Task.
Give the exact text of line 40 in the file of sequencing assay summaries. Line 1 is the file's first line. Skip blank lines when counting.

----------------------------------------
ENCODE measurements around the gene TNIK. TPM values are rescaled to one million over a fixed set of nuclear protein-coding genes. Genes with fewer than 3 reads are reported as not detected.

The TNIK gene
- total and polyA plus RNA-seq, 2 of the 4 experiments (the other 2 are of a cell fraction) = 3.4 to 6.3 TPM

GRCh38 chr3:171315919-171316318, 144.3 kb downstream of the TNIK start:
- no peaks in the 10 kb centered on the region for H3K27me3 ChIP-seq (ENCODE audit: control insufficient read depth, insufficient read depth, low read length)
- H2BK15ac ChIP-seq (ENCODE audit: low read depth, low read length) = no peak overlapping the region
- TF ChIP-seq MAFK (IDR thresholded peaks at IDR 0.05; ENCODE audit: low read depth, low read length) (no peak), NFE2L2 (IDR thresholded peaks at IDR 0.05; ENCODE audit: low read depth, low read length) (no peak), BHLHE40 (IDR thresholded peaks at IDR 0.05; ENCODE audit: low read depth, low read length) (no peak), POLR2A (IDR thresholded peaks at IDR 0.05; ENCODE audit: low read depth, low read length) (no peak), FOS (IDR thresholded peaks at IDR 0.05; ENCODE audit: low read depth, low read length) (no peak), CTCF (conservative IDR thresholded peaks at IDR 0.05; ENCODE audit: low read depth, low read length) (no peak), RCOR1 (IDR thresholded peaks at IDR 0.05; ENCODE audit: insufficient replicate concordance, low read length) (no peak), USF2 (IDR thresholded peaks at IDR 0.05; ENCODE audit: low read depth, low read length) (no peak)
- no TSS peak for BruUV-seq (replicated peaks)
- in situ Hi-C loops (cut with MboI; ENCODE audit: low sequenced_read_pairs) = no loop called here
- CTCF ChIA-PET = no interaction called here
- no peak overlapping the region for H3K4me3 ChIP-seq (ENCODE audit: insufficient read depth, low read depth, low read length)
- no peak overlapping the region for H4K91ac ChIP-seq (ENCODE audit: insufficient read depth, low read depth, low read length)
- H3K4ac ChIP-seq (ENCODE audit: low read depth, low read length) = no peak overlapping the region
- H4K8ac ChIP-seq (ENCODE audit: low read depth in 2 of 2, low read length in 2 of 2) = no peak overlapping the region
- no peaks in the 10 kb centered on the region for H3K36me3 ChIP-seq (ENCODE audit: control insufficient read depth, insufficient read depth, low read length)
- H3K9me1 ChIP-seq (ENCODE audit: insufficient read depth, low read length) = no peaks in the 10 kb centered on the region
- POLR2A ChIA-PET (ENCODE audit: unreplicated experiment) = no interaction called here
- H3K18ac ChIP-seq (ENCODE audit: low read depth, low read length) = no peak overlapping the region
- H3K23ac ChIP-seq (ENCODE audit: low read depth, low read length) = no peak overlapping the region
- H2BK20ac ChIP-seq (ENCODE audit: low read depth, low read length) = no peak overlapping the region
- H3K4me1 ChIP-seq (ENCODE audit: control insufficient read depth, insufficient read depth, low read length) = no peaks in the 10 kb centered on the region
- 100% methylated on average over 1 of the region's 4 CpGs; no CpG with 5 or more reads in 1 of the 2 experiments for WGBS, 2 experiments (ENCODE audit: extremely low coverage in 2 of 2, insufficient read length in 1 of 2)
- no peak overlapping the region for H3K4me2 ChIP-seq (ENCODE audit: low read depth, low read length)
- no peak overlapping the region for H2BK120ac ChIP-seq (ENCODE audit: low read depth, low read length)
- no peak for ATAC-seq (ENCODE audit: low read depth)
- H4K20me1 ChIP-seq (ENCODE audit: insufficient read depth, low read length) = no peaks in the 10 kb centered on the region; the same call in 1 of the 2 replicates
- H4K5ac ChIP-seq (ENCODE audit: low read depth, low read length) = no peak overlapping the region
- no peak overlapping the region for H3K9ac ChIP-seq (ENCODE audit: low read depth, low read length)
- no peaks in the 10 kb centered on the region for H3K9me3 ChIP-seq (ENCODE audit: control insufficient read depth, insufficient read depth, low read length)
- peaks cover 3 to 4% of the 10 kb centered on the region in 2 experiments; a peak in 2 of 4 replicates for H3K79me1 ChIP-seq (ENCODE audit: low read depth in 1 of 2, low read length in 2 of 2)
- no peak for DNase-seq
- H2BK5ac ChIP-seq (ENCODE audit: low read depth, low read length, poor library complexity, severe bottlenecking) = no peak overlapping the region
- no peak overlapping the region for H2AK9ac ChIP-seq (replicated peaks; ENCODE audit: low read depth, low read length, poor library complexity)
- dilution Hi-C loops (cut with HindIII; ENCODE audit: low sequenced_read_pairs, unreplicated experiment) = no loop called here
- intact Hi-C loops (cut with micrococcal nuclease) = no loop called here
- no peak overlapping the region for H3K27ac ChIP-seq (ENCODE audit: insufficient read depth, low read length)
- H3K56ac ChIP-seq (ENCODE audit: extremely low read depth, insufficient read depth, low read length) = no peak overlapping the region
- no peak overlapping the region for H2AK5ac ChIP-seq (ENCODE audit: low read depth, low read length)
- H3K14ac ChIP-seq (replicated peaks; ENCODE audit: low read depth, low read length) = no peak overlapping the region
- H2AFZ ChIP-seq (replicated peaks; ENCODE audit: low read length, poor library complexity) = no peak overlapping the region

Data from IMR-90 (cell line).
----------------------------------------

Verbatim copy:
- H2AFZ ChIP-seq (replicated peaks; ENCODE audit: low read length, poor library complexity) = no peak overlapping the region